At the time of the Persian invasion, the Spartans were celebrating the festival of Carneia and were forbidden from military activity. Ancient historian Herodotus reports that Spartan king Leonidas consulted the sacred Oracle of Delphi who said that either your town would be sacked or it would mourn the loss of a king. Leonidas believed he was that king and agreed to lead the Greek defence at Thermopylae. He chose 300 Spartans with living sons to make sure their bloodline was not terminated. Along the way his army was reinforced by contingents from various Greek cities and by the time it reached Thermopylae it numbered around 7,000.

Leonidas I of Sparta statue
Statue of Leonidas I of Sparta


#7 The Persians failed to make any headway in the first two days of the battle

In August or September 480 BC, the Persian army of Xerxes the Great met the Greek allied force led by King Leonidas in the Battle of Thermopylae. The Persians attacked the Greeks in waves of around 10,000 men but failed to make any headway during the first two days of the battle. These attacks included attacks by the elite force of Persian soldiers known as The Immortals. At the simultaneous naval Battle of Artemision, a Persian fleet of around 1000 warships was up against a Greek fleet of 200 warships. There too the Persians failed to make any headway. They sent 200 warships to reach behind the Greek land force through a different, longer route but unfortunately for them they all drowned during a storm at night.

Battles of Thermopylae & Artemisium Map
Campaign map for the Battles of Thermopylae & Artemisium


#8 The Greek used their famous Phalanx formation in the battle

At the Battle of Thermopylae, the Greeks used their famous Phalanx formation in which the men formed a wall of overlapping shields and protruded their spears out from the sides of the shields. The famous Greek shield known as Hoplon was heavier and stronger than their opponents, handing them an advantage. Their long spears known as Dory gave them more distance and force against their opponents’ smaller weapons. Also the Greek’s strong lamellar armour was able to withhold the Persian arrows and spears. The Persians wore light armour as they needed agility to fight in the open plains of Asia. Their armour, even of The Immortals, was easily pierced by the Greek Dory.

Greek Phalanx formation
Depiction of the Greek Phalanx


#9 The famous last stand of the Greeks included 1400 soldiers, not 300

After losing tens of thousands of his men in the first two days of battle, Xerxes had a stroke of fortune when a Greek named Ephialtes informed him of a mountain pass that would lead his men behind the Greek army. Ephialtes betrayed his homeland in hope of receiving a reward from the Persians. His name came to mean “nightmare” in the Greek language. Leonidas was aware of the mountain pass and had placed a force of 1,000 Phocians to guard it but they withdrew thinking incorrectly that their homeland Phocis was under attack. When Leonidas came to know the he was being outflanked, he dismissed the bulk of the Greek army. The only remaining soldiers to guard their retreat were 300 Spartans, 700 Thespians and 400 Thebans. Thus the Greek’s last stand at Thermopylae involved around 1400 men and not 300 as is popularly proclaimed and portrayed.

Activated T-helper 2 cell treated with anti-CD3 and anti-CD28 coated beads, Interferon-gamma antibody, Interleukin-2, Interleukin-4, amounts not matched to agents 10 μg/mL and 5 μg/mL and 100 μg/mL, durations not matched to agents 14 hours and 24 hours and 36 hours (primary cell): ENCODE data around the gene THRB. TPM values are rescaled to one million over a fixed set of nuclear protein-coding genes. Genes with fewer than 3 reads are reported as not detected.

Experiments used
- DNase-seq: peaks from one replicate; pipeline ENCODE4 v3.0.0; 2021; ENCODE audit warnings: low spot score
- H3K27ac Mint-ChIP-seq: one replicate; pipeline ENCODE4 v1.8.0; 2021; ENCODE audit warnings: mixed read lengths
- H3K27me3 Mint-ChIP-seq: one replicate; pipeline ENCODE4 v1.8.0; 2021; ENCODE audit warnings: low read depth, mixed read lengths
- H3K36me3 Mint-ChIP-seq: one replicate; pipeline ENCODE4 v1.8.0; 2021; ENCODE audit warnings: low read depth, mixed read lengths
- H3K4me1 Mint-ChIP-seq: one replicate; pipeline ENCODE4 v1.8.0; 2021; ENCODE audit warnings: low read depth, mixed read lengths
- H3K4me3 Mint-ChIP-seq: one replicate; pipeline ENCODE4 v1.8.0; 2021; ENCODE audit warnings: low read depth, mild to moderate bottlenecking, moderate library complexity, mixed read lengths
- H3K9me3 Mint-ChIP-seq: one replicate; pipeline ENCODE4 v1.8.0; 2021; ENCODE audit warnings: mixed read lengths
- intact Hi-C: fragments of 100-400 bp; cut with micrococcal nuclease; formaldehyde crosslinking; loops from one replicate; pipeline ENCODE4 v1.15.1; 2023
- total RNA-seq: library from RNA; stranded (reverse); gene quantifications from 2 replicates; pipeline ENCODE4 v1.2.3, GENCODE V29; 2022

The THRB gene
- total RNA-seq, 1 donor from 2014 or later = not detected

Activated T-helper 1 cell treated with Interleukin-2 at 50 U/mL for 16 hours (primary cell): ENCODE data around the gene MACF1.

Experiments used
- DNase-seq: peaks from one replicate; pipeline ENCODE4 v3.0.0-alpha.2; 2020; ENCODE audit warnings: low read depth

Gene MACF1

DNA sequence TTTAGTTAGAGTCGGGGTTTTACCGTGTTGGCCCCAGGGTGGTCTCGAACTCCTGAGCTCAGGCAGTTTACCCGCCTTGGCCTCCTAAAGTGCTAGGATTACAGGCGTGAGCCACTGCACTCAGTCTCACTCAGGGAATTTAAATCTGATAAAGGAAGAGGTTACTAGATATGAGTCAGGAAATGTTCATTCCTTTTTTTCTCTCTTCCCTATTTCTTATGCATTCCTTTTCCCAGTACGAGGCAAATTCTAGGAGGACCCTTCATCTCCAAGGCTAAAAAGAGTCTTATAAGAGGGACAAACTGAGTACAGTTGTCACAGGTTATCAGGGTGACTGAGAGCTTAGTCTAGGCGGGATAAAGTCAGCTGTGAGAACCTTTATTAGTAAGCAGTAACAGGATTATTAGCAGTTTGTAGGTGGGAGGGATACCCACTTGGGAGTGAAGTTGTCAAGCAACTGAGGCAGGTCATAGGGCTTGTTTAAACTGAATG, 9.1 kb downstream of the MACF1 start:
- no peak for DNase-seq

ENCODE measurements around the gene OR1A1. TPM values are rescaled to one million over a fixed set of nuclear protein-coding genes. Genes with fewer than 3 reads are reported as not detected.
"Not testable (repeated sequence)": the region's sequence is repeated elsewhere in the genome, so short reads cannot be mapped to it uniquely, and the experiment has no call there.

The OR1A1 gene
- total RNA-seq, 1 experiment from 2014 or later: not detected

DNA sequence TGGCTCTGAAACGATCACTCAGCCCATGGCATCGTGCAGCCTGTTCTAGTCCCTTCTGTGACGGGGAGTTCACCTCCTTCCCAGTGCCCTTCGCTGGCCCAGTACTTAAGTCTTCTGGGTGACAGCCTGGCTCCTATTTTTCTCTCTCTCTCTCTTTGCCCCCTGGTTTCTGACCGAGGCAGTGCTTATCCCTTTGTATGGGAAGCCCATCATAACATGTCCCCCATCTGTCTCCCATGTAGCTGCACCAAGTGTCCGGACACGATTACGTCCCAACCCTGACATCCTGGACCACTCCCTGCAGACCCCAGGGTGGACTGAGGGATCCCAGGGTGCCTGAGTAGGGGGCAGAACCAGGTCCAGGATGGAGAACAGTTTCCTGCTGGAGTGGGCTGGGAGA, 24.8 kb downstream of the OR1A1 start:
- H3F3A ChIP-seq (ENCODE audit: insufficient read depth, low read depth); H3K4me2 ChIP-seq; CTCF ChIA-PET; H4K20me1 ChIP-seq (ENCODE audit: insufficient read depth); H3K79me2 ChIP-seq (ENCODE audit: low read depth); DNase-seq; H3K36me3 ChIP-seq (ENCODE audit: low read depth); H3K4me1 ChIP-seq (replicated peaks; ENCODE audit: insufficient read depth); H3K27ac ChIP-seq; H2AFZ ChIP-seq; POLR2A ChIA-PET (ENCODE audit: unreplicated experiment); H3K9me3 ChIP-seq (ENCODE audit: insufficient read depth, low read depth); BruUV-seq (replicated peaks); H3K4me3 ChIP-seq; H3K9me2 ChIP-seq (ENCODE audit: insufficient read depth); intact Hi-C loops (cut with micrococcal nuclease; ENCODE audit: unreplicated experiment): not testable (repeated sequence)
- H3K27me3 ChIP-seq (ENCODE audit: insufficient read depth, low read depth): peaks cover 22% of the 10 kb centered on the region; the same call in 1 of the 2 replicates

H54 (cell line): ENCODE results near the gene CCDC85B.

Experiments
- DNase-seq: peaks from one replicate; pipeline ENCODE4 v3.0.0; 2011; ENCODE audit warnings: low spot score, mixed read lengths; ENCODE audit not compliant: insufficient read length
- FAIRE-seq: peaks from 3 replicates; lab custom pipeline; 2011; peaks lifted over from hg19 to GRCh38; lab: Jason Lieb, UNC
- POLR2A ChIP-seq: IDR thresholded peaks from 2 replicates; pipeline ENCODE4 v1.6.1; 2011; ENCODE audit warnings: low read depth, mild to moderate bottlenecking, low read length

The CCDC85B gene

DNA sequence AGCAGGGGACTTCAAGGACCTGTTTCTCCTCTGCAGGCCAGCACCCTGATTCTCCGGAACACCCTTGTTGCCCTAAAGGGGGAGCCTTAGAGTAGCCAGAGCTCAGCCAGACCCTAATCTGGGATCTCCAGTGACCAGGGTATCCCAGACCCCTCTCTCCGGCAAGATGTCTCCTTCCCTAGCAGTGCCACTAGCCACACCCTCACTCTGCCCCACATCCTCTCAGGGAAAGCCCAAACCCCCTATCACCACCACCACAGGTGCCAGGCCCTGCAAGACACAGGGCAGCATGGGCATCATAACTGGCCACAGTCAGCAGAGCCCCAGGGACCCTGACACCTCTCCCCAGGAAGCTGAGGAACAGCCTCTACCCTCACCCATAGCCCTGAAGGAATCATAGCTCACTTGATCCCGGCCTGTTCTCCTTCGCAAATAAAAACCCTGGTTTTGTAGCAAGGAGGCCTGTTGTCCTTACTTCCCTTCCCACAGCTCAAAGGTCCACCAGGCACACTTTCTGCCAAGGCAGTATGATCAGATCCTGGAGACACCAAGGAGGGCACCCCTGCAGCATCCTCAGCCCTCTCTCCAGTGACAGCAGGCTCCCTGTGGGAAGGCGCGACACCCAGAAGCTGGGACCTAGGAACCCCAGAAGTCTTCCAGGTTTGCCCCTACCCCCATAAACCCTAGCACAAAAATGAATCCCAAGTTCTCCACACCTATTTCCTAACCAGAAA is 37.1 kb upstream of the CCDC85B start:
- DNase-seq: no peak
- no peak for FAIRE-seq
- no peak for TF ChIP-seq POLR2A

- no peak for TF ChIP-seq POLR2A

Leonidas at Thermopylae
Leonidas at Thermopylae – 1814 Painting by Jacques-Louis David


#10 Though Persians won the Battle of Thermopylae they couldn’t conquer Greece

With the Persians surrounding the Greek army, the Phalanx was broken and there was open battle. In one of the most famous last stands in history, Leonidas and his men fought valiantly against the Persians but died to the last man. It is said Leonidas died after being struck from an arrow. Although Persians were known for treating valiant warriors with great honour, Xerxes was so outraged at his losses that he ordered that the head of Leonidas to be cut off and his body crucified. The simultaneous naval Battle of Artemisium ended as the Greeks withdrew after their defeat at Thermopylae. Xerxes went on to burn Greek cities to ground as he had desired, though most of the people were evacuated. The Persians were crucially defeated in the naval Battle of Salamis in late 480 BC and then decisively in the land Battle of Plataea in 479 BC, thus ending the Second Persian Invasion of Greece.

Greek world during Greco-Persian Wars
Map showing the Greek world during the Greco-Persian Wars


300 (2007 Movie) Accuracy

Released in 2007, 300 was a commercially successful movie based on the Battle of Thermopylae. The film used figures and accounts given by ancient Greek historians which are considered to be inaccurate by most modern historians. But it is not the inaccuracies that disturbed most of its critics as they could be due to the purpose of entertainment and as part of artistic liberty. What was heavily criticized by several scholars was its polarizing portrayal of the democratic, good and rational West versus the tyrannical, evil and irrational East. Canadian academic lecturer Kaveh Farrokh notes that “The founder of the Achaemenid (Persian) Empire, Cyrus the Great, was the world’s first emperor to openly declare and guarantee the sanctity of human rights and individual freedom”.